What’s Your Secret?

One of the best parts of working in the restaurant industry is the multitude of people I get to talk to over the course of my day.  These are people who I would never otherwise interact with, each with their own unique tapestry of life-experiences trailing behind them.  I’ve met captains of industry, CEO’s and movie stars.  I’ve met small business owners and people from just about every walk of life.   My absolute favorite by far, are the old couples coming in to the restaurant to celebrate their anniversaries.  I always have one question for them: what is the secret to a long marriage?  And I’ve gotten so many beautiful answers, I thought it might be worth writing down.

What is the secret to a long marriage?

“There is no secret.  Marriage is work.”  (wife gives him a cold stare) “…what I mean by that is, you’re constantly working to make the marriage better to find new ways to make the other person happy.  You’re gonna get comfortable in marriage, but you can’t get lazy.”

– – – –

“You have to be able to laugh at yourselves.  Life sends you some big heavy problems sometimes, and you just need to be able to have a sense of humor about things rather than get serious and angry at each other.”

– – – –

“Everyone says marriage is 50 / 50 —  It’s not.  Marriage is 60 / 40.  You always want to be the one giving that 60, because if both people are giving it more than half, working hard to make the other person happier and [the marriage] better then it’ll grow.”

– – – –

“We met when we were seventeen and we were married by nineteen.  I never thought I could love him as much as I did then, but love grows.  You find ways to love your partner, ways to keep that fire going.  And it’s not always *boom* *boom* like in the movies.  That’s the easy part.  It’s finding ways to love the other person in a deeper and more meaningful ways.”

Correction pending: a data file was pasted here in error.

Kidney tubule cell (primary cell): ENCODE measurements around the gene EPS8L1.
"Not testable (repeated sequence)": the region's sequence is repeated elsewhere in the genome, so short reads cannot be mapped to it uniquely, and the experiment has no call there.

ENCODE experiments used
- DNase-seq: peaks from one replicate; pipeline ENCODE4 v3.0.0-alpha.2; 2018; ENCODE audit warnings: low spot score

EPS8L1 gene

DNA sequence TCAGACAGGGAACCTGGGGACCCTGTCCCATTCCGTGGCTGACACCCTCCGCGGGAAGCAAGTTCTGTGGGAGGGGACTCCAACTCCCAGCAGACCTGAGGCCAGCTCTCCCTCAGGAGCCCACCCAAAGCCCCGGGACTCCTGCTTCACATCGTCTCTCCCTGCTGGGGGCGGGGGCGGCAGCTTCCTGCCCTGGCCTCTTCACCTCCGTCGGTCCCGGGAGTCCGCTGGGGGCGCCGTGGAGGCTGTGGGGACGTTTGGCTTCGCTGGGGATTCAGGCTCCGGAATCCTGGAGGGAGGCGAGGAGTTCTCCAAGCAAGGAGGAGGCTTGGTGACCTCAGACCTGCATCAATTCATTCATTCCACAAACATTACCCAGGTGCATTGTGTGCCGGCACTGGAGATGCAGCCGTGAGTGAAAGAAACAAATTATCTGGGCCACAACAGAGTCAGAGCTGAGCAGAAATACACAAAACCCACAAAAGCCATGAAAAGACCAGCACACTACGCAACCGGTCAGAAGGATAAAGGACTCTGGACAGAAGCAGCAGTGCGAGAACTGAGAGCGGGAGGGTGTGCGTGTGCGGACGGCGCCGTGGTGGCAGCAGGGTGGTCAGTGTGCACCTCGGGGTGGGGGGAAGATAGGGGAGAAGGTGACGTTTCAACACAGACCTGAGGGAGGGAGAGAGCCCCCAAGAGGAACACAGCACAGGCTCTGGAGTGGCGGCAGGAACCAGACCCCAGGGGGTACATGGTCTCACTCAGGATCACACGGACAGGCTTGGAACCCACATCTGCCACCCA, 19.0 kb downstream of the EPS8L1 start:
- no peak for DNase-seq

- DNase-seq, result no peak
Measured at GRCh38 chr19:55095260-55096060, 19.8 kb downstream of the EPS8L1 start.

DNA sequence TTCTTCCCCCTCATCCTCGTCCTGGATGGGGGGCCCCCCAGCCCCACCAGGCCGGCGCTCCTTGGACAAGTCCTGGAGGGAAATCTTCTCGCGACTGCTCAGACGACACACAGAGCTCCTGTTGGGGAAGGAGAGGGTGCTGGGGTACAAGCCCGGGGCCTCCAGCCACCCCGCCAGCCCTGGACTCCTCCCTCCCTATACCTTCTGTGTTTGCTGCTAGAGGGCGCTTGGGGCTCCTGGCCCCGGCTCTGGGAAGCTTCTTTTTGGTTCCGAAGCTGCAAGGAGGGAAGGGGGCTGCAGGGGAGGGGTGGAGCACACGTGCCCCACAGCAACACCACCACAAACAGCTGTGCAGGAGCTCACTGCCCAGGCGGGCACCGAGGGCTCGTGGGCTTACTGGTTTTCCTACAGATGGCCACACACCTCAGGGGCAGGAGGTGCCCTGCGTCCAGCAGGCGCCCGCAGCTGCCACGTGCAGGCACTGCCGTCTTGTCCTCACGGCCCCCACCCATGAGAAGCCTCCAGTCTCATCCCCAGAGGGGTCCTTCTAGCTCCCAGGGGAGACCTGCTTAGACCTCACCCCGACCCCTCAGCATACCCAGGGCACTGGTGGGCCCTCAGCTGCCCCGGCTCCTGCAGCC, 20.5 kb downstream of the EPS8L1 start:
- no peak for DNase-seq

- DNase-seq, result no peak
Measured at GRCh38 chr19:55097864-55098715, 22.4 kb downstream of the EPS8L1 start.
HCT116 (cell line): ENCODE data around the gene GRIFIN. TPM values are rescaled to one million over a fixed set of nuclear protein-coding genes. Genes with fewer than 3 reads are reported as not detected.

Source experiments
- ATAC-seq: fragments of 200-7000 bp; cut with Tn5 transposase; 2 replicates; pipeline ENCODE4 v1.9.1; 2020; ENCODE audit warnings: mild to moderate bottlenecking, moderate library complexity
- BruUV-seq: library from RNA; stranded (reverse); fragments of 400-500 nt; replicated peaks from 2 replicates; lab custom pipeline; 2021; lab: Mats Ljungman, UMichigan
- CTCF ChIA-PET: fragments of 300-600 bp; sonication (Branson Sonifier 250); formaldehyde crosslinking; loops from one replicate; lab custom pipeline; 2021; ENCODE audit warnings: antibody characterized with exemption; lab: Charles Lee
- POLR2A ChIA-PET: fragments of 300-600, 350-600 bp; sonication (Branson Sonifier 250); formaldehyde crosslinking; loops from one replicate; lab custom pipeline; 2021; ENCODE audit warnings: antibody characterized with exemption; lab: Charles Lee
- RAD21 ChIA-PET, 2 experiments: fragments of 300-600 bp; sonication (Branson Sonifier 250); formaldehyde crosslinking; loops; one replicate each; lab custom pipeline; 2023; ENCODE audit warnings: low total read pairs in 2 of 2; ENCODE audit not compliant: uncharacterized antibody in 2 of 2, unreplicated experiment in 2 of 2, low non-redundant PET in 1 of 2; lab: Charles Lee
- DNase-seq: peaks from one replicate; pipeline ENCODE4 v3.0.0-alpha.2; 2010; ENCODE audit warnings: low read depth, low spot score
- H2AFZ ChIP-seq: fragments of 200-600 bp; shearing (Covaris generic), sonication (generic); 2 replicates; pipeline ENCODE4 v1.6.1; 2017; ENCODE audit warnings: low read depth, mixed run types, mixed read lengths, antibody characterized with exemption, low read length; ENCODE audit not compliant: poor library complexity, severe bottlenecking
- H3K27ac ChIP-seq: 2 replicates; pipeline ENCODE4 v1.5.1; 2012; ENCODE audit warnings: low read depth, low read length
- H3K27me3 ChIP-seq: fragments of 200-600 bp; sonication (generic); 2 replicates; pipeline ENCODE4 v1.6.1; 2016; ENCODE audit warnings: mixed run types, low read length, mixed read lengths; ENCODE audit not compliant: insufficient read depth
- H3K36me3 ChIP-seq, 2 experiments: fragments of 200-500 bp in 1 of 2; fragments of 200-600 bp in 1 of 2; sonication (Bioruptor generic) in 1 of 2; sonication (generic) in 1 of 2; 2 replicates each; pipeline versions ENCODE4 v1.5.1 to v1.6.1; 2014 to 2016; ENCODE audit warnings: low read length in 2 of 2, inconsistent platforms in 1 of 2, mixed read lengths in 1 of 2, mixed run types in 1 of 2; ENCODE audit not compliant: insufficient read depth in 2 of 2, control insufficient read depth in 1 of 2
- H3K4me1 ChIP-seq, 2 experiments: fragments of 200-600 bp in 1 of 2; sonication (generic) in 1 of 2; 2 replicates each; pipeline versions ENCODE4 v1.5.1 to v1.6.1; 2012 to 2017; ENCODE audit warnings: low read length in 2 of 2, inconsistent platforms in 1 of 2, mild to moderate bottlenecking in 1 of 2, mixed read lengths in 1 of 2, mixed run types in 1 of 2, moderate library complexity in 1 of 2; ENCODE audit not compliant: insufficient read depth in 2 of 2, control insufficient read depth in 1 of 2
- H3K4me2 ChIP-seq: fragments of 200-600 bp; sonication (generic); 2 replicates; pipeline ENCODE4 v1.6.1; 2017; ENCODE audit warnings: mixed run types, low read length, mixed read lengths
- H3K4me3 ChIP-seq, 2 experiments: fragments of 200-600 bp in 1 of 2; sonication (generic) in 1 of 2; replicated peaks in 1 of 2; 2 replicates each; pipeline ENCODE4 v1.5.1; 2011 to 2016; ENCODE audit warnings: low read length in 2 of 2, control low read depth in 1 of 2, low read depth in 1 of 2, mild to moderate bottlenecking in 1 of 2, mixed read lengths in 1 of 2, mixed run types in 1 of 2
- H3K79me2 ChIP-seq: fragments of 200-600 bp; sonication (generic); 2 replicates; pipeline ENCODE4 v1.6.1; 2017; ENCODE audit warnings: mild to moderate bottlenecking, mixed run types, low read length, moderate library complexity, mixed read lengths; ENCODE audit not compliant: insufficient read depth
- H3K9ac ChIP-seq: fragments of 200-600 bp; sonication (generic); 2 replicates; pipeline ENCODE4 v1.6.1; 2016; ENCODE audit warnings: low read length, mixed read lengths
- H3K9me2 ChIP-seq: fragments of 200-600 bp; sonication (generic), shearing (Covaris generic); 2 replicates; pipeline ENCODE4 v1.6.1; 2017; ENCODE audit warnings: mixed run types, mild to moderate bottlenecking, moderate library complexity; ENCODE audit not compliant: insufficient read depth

“like football.”  the husband pipes in

“Like football?!”  (she is incredulous)

“She hates football.  But she’s been with me to a hundred football games because she knows I love it.  That’s love.”

“I don’t hate football.”

“Yeah but you don’t like it either.”  he winks.

The Orange Dress Part II: Cursed

I’m packing up my things.  The hampers I bought her now serve as baskets for me to haul my clothes away.  I see her orange dress, crumpled on the floor.  I scoop it up and shove it down to the bottom with the rest of my dirty laundry.  It’s a thoughtless gesture.  I know she’ll never wear it again.  I take it with me as a reminder, as a keepsake so I’ll never forget what it’s like to be cheated out of happily-ever-after.

I’m home, and in the days to follow I begin unpacking.  Funny the things I now have doubles of… two toothbrushes, two deodorants, two hair gels…  Now single… I have doubles of everything.  I have so much stuff, but I feel so empty.  My life is full of vast tracts of time where I sit and do nothing.  My life slips away from me, minute by minute.  Hour by hour.

The orange dress… it sits in a torn heap in the corner of my room.  There are probably thousands of dresses just like this, bought and sold around the world.  Dresses made out of the same fabric, produced by the same sewing machines and stitched together by the same needle and thread. Thousands of girls wore those dresses to dinners, parties, prom even.  Girls, who had their first slow dance in their dress, girls who got their first kiss, or even lost their virginity in their dress.  Not this dress– This Orange Dress is the shredded pelt of a slain monster.  It is the vile shadow that lives between the veil of sleep and awaken-ness, the bitter pain created by failed love This dress has been imbued with all the rage and violence of our a slowly dying relationship, and that anger has fermented and seethed into the fabric, filling it with sorrow and guilt.

I contemplate cutting that orange dress into strips.  I imagine weaving those strips into a thick braid, and those thick braids into a rope.  I see myself folding and bending that rope into a noose and lashing it up someplace high for her to find.  I can feel the scratch of the material against my cheek as I poke my head through the eyelet of the noose.   I can feel the coarse fabric against my throat as I position it just right.  I can picture the gradual weight of my own body pulling me downwards, with nothing but the thin rope of that orange dress holding me up.  I can feel the soft tissue of my larynx and windpipe crushing under my own weight, the sputtering choking sounds clinging to the very last traces of life in my throat.  The flesh of my neck flaying away like a slow Indian burn that pulls the skin from my meat like a roasted pig.  I imagine the world slowly going hazy, dim and dark as my body begins to shudder in its final thralls.

But most of all, I imagine Her… finding my blackened bloated body hanging in her room, and the look on her face and the noise that comes out of her mouth at that very moment when she realizes what I’ve done.

Eventually I shove the tattered orange dress into a drawer.  Surely this dress is cursed.

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